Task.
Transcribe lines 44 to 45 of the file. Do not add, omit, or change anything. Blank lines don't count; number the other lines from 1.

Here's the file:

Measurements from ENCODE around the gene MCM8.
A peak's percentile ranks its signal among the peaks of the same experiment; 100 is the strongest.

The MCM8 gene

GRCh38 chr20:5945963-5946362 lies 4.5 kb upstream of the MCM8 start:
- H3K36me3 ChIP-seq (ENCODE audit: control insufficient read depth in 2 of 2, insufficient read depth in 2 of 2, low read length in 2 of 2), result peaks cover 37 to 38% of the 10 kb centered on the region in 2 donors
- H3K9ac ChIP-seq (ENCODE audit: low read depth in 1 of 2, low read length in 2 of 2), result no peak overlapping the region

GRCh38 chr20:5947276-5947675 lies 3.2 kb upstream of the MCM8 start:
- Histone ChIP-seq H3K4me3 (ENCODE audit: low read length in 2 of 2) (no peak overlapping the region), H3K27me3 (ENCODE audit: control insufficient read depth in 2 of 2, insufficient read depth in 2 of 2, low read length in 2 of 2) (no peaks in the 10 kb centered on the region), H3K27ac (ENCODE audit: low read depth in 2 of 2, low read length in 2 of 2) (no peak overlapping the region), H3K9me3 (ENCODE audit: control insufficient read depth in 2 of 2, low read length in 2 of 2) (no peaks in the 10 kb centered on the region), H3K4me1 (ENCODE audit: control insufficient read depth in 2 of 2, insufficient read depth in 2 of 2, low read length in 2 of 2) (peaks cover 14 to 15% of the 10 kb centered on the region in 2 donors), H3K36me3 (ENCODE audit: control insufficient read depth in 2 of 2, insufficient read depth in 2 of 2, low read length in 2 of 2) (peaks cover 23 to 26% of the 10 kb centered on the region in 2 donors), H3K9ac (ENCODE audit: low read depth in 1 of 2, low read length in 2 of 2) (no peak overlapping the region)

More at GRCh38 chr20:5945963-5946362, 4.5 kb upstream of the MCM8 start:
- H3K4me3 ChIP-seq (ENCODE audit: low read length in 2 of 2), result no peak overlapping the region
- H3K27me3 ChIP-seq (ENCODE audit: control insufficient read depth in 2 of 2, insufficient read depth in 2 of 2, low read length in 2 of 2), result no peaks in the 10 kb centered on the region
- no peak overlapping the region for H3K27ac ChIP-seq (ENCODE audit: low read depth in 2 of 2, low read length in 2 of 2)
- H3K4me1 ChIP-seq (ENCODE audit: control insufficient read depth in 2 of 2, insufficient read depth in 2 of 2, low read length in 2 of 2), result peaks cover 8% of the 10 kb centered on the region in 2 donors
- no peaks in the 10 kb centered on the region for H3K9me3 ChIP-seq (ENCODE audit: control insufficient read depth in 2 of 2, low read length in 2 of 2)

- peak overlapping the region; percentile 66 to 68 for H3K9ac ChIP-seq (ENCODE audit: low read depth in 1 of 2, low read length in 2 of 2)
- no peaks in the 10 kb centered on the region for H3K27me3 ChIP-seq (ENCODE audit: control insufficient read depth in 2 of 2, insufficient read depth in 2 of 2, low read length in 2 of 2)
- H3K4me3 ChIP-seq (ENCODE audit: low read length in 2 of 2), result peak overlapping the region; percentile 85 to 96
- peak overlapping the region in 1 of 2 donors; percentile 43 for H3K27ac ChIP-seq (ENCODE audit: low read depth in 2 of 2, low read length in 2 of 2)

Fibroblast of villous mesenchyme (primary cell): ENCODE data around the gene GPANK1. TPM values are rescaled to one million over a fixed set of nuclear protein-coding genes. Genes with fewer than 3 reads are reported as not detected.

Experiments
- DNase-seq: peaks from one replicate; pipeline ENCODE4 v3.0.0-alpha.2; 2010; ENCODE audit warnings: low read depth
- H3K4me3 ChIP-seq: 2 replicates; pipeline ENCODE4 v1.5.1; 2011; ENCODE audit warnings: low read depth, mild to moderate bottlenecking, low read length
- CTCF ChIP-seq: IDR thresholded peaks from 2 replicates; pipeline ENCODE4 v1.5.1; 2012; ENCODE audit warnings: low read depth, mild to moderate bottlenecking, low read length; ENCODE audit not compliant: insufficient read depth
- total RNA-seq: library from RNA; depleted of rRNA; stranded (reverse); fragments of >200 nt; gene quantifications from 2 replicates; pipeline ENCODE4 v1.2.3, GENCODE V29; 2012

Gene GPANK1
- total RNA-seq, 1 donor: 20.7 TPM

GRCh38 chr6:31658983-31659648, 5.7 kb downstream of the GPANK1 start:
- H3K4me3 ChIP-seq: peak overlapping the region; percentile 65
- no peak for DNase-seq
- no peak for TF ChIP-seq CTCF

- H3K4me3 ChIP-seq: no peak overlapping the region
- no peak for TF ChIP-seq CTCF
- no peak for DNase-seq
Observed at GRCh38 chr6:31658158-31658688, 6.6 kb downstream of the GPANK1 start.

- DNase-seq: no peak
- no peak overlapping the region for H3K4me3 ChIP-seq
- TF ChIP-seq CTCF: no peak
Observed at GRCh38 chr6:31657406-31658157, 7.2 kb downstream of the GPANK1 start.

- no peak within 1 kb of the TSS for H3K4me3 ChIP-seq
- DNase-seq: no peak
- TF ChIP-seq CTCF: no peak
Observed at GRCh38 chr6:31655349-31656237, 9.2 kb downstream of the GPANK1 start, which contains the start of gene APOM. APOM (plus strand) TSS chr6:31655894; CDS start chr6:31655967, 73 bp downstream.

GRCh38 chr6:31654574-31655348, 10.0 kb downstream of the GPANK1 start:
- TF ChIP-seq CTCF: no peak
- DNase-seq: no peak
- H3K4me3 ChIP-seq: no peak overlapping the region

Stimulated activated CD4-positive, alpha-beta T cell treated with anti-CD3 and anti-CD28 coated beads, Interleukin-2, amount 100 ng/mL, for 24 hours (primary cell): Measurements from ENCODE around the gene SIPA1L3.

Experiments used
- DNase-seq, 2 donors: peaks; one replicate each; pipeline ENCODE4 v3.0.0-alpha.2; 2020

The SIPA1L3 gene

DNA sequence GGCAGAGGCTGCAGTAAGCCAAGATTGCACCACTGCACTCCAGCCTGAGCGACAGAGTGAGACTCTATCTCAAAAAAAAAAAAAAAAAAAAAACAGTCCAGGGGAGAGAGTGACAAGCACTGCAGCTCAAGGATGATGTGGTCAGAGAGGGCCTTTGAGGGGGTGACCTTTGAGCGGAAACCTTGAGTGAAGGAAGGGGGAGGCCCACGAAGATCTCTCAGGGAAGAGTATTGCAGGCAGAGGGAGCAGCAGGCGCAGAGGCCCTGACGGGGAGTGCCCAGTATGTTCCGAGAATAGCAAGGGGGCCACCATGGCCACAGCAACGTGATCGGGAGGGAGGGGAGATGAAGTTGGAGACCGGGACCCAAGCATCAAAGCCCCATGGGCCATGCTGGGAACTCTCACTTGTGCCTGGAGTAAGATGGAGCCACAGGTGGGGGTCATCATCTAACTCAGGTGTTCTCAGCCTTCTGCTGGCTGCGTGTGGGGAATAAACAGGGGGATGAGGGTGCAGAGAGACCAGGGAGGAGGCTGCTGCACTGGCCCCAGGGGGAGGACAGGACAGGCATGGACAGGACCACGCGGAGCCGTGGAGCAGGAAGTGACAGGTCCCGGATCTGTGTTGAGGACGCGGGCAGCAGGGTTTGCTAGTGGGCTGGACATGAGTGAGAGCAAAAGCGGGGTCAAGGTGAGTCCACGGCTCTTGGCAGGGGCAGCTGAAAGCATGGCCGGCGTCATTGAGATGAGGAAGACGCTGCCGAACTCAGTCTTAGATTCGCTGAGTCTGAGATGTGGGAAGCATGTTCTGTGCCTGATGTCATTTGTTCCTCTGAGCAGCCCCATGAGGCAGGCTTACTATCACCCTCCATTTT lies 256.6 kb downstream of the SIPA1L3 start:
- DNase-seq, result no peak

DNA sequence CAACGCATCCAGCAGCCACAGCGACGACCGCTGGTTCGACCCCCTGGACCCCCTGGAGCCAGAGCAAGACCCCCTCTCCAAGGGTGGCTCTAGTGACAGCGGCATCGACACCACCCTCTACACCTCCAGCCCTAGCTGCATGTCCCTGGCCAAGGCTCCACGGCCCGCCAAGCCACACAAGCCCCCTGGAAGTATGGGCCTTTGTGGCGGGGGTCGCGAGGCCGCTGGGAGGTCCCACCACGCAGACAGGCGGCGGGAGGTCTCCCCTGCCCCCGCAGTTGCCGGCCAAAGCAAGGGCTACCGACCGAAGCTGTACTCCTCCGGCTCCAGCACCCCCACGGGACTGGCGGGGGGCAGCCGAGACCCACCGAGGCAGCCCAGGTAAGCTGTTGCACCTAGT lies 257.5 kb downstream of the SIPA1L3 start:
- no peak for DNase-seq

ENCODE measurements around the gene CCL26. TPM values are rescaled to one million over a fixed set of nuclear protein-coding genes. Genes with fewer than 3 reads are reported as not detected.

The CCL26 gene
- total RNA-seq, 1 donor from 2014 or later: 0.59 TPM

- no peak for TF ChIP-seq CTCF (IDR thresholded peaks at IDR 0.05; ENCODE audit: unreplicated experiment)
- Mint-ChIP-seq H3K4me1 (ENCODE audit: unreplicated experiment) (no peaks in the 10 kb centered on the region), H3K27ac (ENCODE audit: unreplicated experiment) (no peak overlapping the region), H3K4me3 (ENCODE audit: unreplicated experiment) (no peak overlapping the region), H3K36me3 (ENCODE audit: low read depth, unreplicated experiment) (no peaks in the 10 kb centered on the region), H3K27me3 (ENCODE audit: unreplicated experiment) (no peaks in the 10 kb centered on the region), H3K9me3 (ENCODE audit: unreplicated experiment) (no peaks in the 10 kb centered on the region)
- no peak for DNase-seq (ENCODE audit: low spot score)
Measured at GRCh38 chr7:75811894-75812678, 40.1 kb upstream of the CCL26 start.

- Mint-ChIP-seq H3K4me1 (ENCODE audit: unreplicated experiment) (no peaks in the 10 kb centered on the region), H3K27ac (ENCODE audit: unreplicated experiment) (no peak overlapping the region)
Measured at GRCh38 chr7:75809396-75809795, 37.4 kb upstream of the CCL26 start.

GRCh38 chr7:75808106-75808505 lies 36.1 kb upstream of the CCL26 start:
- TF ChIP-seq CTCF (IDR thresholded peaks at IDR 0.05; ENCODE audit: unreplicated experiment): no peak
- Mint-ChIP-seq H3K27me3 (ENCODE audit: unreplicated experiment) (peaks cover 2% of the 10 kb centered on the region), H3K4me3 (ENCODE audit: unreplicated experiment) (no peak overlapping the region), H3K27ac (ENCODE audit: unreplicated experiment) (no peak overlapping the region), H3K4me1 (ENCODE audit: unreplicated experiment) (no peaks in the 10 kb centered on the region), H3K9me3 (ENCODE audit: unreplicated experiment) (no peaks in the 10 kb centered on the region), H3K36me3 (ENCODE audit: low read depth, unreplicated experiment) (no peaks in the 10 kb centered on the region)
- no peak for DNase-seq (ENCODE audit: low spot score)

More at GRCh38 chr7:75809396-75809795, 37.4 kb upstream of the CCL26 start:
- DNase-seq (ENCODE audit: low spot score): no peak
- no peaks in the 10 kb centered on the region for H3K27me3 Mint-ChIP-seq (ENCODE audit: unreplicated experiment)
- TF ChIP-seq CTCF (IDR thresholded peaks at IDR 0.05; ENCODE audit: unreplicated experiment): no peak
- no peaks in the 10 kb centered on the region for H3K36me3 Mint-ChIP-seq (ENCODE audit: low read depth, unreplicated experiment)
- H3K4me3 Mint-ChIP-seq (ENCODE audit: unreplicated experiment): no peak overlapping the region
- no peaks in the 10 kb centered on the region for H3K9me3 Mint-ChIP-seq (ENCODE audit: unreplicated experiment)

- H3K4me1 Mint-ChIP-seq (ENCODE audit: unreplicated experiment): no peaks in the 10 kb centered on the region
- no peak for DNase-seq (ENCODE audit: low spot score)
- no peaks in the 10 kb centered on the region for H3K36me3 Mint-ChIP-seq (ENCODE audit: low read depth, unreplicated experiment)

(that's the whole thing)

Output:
- TF ChIP-seq CTCF: no peak
- DNase-seq: no peak